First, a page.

Sustainable logistics for the food industry
In a pioneering project, Malmo aimed to introduce a cost-effective and environmentally friendly regional shared goods distribution system for small and medium-sized enterprises.Photo credit: Klaus Post
Implementing sustainable mobility
Prior to measure implementation, many small and medium-sized enterprises (SMEs) in the food sector found it difficult to provide competitive logistics solutions to access markets. The existing logistics systems focused on large flows of a limited number of products.
The increasing market for a more diverse range of fresh produce meant that SMEs were involved in an inefficient transport system, in which small volumes of specialist products were being transported for long distances into the city, sometimes even in the producer’s own car.
With growing concern on the part of consumers about food miles, the measure was designed to address this economically and environmentally inefficient situation by creating a web-based coordinated logistics system optimally linking 40 to 50 food producers in the region with five purchasers in Malmo and using vehicles running on cleaner fuels. The website allows purchasers to see the availability of different fresh products planned throughout the season, and producers are able to identify market demand. Coordinated orders are fed into the system so that deliveries can be made maximising vehicle capacity and reducing the number of kilometres travelled.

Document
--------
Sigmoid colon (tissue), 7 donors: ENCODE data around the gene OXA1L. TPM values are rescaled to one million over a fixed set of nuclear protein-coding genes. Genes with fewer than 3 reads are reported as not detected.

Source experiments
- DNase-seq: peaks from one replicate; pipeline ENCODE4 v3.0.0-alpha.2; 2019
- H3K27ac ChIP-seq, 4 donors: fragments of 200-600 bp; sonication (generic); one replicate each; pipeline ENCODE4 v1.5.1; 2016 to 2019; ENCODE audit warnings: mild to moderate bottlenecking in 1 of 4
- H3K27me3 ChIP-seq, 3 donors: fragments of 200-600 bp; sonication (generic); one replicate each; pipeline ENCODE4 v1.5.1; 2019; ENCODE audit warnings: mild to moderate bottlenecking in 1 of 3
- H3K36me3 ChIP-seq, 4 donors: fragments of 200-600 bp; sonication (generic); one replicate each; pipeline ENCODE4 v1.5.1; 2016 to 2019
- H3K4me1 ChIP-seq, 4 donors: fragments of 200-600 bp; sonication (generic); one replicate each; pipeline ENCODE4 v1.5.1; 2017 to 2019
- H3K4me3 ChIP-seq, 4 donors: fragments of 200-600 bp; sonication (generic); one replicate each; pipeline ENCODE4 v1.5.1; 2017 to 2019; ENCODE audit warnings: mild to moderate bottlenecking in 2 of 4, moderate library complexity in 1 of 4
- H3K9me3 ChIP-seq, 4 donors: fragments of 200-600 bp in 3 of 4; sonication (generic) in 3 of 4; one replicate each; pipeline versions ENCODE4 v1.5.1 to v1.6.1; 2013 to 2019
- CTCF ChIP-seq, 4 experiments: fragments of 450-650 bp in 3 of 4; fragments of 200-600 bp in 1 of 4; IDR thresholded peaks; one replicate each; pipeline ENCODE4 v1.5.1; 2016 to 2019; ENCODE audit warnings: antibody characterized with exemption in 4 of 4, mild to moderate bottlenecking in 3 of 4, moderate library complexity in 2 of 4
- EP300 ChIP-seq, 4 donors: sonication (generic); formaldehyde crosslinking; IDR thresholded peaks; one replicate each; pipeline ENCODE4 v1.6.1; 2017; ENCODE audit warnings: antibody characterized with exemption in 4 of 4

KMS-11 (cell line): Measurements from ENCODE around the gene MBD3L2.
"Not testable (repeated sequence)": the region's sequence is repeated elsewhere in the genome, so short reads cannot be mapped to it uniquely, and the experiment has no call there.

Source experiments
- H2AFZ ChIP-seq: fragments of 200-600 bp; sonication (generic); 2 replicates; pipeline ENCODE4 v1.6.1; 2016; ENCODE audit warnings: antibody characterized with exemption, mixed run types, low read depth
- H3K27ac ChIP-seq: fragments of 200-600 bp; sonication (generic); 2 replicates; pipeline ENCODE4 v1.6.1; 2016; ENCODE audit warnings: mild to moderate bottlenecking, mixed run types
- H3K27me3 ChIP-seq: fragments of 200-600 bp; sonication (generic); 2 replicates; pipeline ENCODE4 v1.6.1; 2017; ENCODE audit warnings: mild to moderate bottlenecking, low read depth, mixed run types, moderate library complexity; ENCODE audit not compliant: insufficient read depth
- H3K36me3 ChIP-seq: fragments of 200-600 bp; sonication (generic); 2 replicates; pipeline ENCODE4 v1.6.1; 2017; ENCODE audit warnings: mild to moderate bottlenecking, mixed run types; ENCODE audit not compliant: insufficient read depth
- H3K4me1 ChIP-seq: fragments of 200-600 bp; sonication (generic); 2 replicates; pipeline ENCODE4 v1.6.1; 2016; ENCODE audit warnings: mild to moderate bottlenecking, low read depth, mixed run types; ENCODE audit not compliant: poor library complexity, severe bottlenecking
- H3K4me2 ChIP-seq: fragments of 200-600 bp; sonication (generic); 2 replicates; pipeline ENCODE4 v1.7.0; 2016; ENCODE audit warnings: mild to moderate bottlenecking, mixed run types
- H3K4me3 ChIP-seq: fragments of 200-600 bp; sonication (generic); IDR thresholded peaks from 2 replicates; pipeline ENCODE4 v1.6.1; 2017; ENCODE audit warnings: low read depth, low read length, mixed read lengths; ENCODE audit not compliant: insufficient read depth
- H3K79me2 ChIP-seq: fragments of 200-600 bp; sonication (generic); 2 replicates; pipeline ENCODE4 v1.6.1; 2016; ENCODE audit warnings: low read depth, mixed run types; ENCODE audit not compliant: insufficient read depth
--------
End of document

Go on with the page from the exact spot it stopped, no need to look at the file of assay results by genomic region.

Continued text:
The initial stage comprised an analysis of supply and demand, including existing logistics operators and product flows. While the web tool was being developed, the results were also used to identify suppliers and purchasers for the future web-based market place. In autumn 2007, a large introductory training session took place and the first producers were recruited to the scheme. The scheme was officially launched with 21 producers in late summer 2008 and the first orders were placed.
Measure implementation was delayed, partly because it proved difficult to contact and recruit producers during their busy season, and partly because of the generally low levels of e-mail use among them. The target was therefore reduced to 20 to 40 producers and two to five purchasers. The web tool was also very complex and took time to develop. Many of the relevant indicators were therefore difficult to assess. Among surveyed stakeholders, seven out of 10 believed that the idea of a virtual market place has potential. Fewer than one out of 10 respondents believed that the idea had no potential at all. One conclusion that could be drawn was that greater efforts should have been made with marketing the concept.